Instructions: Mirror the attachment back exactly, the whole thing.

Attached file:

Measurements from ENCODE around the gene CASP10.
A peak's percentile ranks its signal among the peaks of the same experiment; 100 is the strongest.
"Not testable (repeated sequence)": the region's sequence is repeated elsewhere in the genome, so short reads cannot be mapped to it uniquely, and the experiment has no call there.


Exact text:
Measurements from ENCODE around the gene CASP10.
A peak's percentile ranks its signal among the peaks of the same experiment; 100 is the strongest.
"Not testable (repeated sequence)": the region's sequence is repeated elsewhere in the genome, so short reads cannot be mapped to it uniquely, and the experiment has no call there.